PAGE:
Part of what I enjoy about this job is the opportunities I get to work with the Seminole community. As the curator of exhibits, my role in the Museum is to tell the Seminole story through the exhibits. As someone who in not affiliated with any tribe, that means talking with a lot of Tribal members about how they see the world and how Seminole culture and history works. Sure, I can read a bunch of books, and usually I do quite a bit of research. But I have long since learned that those books have been written mostly by white men and are, at best, a second-hand account of things. Why rely solely on them when I can hear about history, culture, and art of the Seminoles from the Seminole people.
In the museums I have worked at previously, there has been a lot of talk about working for the community or working for ‘the people’. But invariably those jobs never took me or my co-workers into the community. A lot of other employees in other museums find this is true as well. But it has not been true here. In the four years of working here, my co-workers and I have been invited to Seminole events, community meetings, cattle meetings, into the schools, onto community members’ properties, and even, sometimes, into homes. We have broken bread together, listened to stories, shared memories, and, in my case, helped to make better exhibits in the Museum.
Recently I have been out in the community learning about the cattle industry. About a year ago, we were asked to provide a large-scale photo of cattle in the Brighton Administration building. Along with Beverly Bidney, Tribune reporter/photographer, Siobhan Millar, exhibits coordinator, and Eric Griffis, oral historian, we were escorted to meet the keeping heifers, so Beverly could get some close ups of these young female cows. Alex Johns had Reno Osceola and Erin Jones familiarize us with the Brighton cattlekeepers and their way of doing things. Later Alex sat down to give us a great interview about cattle and the Seminoles. We used Alex’s interview in the mobile cattle cart display we travel to events around the reservations.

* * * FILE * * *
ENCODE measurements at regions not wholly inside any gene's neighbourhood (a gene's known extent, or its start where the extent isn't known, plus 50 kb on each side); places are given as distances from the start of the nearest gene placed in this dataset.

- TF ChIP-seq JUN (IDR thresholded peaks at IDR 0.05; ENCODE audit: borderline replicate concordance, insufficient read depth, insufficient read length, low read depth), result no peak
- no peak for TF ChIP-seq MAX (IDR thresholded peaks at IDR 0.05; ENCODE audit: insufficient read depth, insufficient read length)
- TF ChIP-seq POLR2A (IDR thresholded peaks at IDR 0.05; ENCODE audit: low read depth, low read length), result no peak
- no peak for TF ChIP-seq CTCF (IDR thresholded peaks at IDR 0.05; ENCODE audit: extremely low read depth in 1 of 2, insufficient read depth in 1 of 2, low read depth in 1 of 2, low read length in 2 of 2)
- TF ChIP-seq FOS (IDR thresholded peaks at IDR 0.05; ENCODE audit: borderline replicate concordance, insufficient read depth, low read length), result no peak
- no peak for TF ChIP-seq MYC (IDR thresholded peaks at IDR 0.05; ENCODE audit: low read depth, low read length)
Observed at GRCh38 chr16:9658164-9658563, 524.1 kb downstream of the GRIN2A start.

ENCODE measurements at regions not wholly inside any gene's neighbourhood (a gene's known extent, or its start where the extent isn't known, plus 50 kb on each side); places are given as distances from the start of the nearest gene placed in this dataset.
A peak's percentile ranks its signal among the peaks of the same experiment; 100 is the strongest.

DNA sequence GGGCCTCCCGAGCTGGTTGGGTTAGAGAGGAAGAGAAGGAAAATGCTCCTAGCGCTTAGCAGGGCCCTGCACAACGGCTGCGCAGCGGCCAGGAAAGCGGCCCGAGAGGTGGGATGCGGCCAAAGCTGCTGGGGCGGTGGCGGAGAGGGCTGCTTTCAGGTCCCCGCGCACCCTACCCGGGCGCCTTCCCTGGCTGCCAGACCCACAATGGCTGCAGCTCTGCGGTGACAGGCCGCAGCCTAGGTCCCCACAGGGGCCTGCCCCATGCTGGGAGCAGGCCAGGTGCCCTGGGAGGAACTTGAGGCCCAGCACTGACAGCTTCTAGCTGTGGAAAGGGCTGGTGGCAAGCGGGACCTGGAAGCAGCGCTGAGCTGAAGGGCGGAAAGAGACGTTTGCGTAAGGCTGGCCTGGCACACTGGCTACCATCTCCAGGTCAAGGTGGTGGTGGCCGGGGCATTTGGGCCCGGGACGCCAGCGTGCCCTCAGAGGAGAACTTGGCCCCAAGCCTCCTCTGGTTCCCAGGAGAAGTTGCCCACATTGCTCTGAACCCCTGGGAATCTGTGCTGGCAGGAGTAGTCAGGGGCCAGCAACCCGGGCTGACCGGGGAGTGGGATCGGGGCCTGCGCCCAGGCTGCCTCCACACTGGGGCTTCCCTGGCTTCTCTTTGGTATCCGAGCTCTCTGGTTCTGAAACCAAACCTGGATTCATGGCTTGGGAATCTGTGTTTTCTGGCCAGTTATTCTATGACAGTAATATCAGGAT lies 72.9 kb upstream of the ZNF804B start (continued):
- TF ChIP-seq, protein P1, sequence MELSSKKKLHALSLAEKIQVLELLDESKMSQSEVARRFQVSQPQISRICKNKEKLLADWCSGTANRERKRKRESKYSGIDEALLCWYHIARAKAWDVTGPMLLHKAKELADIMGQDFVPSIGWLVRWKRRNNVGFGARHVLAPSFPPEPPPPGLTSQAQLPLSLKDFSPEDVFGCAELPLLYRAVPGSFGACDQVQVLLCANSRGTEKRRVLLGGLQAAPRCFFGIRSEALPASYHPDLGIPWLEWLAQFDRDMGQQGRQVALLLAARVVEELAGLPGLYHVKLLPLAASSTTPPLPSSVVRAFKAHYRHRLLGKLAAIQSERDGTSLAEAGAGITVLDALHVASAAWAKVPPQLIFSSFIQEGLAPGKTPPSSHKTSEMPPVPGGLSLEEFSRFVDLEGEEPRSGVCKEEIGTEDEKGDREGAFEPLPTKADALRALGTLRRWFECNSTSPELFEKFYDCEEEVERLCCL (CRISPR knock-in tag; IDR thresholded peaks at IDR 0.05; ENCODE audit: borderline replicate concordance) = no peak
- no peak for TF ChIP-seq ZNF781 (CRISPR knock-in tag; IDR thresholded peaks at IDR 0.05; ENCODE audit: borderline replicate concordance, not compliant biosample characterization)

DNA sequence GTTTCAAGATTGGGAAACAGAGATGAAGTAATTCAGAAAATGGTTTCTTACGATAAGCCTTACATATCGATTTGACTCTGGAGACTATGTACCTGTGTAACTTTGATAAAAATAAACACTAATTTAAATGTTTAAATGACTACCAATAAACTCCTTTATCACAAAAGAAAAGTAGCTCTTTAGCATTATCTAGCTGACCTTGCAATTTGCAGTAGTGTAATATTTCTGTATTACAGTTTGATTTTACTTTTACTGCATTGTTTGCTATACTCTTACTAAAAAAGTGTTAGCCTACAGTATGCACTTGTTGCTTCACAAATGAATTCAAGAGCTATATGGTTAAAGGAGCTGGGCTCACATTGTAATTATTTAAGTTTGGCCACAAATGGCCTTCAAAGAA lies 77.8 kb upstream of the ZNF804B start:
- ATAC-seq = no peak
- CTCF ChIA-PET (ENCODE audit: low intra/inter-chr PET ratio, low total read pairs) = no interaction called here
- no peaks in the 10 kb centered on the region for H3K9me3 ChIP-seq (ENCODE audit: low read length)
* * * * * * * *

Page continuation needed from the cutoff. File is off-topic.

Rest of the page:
Next, Quenton Cypress and I took the Cattle Cart display to a Cattle and Range meeting on Big Cypress. While we coordinated with several Big Cypress cattlemen and cattlewomen, when developing the cattle cart project, this was my first time attending a meeting. Going out in the field and listening in on meetings like this helps me understand, more than all the reading I do, what really matters to the Seminole cattlemen and cattlewomen. Hopefully it shows up in the exhibits.
I won’t say I have always gotten it right in creating these exhibits, but Tribal members have always been willing to tell us how we can do it better. While criticism is never easy to take it is better than hearing nothing at all. It means the Seminole community cares enough for us to get it right.
Our next exciting project involves working with different departments to learn what they do. We hope to inform the Tribal community of new and different things occurring in the government, while teaching non-Seminole visitors about how Seminole Tribal sovereignty works. If you want to learn more about this upcoming exhibit or have an idea for it, call Rebecca Fell, curator of exhibits, at 863-902-1113 x12251 or email email@example.com.
This article was written on behalf of the Seminole Tribe of Florida’s Ah-Tah-Thi-Ki Museum.